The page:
Because we have heard so many news about US Army struggling in Afghanistan, we sometimes overlook the fact that there are also the other soldiers from different nations who are dealing with the same difficulties in that dangerous area as the parts of the International Security Assistance Force(ISAF). “Armadillo” shows us what some of them went through in that difficult war still going on at present. Although it positions its gritty approach ambiguously between feature film and documentary, this is a vivid documentary you cannot forget easily, and, like other recent excellent documentary on the same subject, it takes us close to what they experienced. It is not easy to watch at times, but it is also a gripping and visceral watching experience on the whole.
Like “Restrepo”(2010), another very good war documentary, “Armadillo” focuses on the one period at the forward operating base named Armadillo in Helmand Province in Afghanistan. The base was occupied by British and Danish soldiers, and it was named after the mascot of a Danish company commander who was killed before the base was built completely(this reminded me that the forward operating base shown in “Restrepo” was also named after a soldier killed before it was built).
The documentary follows a group of soldiers from the Guard Hussar(Horse Cavalry) regiment in Denmark, who are about to be dispatched to Armadillo when we first meet them. This is the first mission for them. We see one soldier meeting his family before the departure, who naturally show lots of concern about him. We also see him and his colleagues having some fun time with alcohol and hired strippers. I guess army people always need such things to lose the tension among them.
They board the plane at the airport while their families seeing them off. They arrive at Armadillo. Not long after their arrival, their commander informs them and others at the base of the current situation and their upcoming mission. They go out on patrol, and they try to get the support of the local people around the base, though there is not much success in that.
Their daily routine seems to go on while nothing much happening, but they are well aware of the threat from the Taliban fighters, who may suddenly attack them at any moment. It is not easy for them to distinguish the Taliban fighters from the innocent civilians; at one moment, they are not entirely sure about whether the people moving in front of their eyes are the enemies or not.
I heard that the director Janus Metz Pedersen was very close to many dangers while shooting his documentary with the cinematographer Lars Skree. They prepared for their shooting approach in advance before going to Afghanistan, and they lived in the tent at the base while capturing the daily life of the soldiers, who spend their time in various ways including watching the porno movies downloaded from Internet. As the time goes by, the uneasiness is more apparent, and the documentary provides several beautiful but ominous shots from the harsh environment surrounding the base. Without narration or interview, it feels like a feature film from time to time due to its artificial touches, but that approach can be accepted as a way of providing the hyper-reality to the audiences despite some little awkwardness.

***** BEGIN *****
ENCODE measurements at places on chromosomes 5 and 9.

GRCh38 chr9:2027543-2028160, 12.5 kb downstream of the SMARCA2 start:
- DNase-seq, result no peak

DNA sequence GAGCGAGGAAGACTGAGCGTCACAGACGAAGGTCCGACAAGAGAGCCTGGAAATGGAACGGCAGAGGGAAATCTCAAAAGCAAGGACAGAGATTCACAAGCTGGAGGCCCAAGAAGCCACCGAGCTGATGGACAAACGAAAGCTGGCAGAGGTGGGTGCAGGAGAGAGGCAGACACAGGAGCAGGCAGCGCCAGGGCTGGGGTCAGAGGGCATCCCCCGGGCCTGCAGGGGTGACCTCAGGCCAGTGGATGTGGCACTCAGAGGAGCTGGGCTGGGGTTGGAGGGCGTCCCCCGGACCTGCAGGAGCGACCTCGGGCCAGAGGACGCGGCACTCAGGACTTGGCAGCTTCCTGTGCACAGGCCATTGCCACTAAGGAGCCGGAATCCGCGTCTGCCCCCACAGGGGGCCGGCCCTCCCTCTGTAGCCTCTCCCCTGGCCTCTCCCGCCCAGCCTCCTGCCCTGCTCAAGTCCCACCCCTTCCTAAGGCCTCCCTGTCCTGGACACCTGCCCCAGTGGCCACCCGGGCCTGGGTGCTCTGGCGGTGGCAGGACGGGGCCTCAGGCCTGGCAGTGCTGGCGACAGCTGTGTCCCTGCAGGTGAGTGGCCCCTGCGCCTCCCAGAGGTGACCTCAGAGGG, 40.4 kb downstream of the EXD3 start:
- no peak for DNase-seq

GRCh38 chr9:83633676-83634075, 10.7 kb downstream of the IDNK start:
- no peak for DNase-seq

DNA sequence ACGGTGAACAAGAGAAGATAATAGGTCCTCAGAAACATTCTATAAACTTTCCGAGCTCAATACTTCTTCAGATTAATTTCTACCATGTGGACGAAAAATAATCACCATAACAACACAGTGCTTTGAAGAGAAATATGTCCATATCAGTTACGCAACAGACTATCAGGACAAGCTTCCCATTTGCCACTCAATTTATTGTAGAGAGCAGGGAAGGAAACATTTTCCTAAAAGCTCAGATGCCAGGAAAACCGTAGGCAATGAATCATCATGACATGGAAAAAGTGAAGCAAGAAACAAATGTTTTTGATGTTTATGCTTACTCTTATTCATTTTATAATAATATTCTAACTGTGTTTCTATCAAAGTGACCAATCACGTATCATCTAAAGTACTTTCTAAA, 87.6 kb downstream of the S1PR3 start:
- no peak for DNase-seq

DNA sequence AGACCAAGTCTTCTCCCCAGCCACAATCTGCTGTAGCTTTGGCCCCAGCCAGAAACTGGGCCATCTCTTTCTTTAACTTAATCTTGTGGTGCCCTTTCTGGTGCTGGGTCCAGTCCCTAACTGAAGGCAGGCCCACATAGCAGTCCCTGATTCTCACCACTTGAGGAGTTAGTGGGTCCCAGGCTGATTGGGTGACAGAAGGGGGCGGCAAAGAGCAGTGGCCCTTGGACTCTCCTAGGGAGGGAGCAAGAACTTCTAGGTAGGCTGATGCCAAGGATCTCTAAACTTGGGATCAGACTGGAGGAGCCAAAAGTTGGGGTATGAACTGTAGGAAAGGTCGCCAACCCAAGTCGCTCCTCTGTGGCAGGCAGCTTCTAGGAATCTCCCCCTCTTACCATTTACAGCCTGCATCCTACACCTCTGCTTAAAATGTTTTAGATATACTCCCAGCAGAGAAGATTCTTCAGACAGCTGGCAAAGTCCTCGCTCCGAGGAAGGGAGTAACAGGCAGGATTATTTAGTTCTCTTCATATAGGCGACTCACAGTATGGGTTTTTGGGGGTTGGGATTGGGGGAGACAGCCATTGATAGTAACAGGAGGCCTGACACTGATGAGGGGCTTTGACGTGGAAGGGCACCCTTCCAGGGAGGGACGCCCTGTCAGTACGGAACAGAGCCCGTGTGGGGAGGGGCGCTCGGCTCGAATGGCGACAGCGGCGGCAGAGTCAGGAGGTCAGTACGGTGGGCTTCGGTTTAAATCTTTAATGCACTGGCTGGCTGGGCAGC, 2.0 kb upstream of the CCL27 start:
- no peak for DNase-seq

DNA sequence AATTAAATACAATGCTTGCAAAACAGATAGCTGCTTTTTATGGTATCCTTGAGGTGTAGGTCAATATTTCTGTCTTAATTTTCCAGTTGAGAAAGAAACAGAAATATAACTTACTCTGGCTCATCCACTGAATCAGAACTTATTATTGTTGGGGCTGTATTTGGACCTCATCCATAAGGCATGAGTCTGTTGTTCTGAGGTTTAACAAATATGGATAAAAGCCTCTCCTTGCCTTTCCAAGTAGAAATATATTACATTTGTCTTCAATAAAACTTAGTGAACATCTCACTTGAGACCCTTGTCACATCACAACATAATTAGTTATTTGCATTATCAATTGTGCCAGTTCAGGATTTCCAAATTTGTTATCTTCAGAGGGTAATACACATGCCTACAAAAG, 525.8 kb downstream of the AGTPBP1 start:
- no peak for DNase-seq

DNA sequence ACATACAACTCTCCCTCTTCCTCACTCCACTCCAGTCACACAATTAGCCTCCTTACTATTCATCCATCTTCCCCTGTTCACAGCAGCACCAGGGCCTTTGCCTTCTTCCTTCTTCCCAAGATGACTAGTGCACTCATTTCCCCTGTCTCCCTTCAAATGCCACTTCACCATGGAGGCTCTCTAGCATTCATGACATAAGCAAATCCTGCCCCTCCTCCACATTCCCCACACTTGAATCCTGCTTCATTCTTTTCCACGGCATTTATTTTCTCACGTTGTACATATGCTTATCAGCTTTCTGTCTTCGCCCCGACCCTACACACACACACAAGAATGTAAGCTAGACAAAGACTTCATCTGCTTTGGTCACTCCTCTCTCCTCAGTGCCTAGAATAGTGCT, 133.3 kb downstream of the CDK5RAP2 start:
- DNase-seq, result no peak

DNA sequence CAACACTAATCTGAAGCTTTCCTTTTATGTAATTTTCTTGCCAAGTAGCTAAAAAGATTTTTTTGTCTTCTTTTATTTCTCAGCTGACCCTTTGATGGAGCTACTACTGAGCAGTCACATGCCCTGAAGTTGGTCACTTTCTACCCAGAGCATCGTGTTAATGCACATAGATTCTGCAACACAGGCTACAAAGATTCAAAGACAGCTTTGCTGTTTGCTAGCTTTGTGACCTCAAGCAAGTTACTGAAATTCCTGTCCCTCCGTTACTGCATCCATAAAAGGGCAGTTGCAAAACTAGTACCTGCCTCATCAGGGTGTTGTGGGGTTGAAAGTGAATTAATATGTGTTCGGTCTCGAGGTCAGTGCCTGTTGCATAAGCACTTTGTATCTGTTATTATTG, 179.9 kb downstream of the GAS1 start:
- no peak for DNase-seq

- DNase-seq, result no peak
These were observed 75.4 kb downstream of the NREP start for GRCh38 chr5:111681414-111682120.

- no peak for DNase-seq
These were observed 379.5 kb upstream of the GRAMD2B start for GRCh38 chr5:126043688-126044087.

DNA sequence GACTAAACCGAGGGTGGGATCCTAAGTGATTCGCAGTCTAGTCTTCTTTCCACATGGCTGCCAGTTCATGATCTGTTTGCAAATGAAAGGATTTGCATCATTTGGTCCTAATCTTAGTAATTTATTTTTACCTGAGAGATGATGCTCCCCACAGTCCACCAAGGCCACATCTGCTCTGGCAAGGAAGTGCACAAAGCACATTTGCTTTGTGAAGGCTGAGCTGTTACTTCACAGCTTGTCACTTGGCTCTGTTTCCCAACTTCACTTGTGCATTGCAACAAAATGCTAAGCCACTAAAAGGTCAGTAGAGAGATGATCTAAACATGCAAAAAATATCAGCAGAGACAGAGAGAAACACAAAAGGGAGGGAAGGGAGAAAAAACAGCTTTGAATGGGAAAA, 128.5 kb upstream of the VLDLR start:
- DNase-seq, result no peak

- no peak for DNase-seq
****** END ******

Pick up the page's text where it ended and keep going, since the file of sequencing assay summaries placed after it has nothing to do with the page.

The most memorable parts of the documentary are the engagements between the soldiers and the Taliban fighters. While using the small digital cameras attached to the soldiers’ helmets, Pedersen and Skree also put themselves and their cameras into those perilous situations to capture that imminent feeling of chaotic danger amid real bullets, and the result is quite impressive. Thanks to their Cannon 5D Mark Ⅱ high definition camera, the fatal danger from the faceless enemies is palpable in each frame. War movies may have more spectacular moments, but this is the real situation when the people can get really wounded or killed.
And it is really a serious professional matter to the soldiers. Although they feel good for a while about killing enemies in the combats as the payoff or accomplishment, we also see them discussing about one small trouble caused by what happened during and after one engagement. The documentary does not show the whole situation, but it shows us the horrible moment when the soldiers take care of the consequence of their action during the engagement after the situation is over. It is a little disturbing to see how casually they regard that consequence, but you rarely feel compassion to the enemies on the battlefield when your comrades are shot by them. The trouble depicted in the documentary actually ignited another controversy when it was released in Denmark in 2010, but the soldiers were cleared of any crime after the investigation.
“Armadillo” received the Critic’s Week Grand Prix at 2010 Cannes, and Pedersen and Skree deserved the award for their technical achievement. I have a little reservation about how they present the story in their work, but I admire a lot what they attempted to show to us while more admiring the people doing very difficult and diligent jobs in the unenviable environment.
“Armadillo” have little to say about how these people feel after they safely come back to Denmark, but I remember what I observed from the documentary “Hell and Back Again”(2011). Even after heavily injured in Afghanistan, its marine hero yearns for going back there although he knows it is nearly impossible considering his health state. He probably understands well one of the soldiers in “Armadillo” who is eager to be back in action while going through the recuperation in Copenhagen due to his injury caused by a bomb. He eventually comes back to the base, and, not so surprisingly, the documentary informs us in the epilogue that he is one of the guys who come back to Afghanistan in 2011.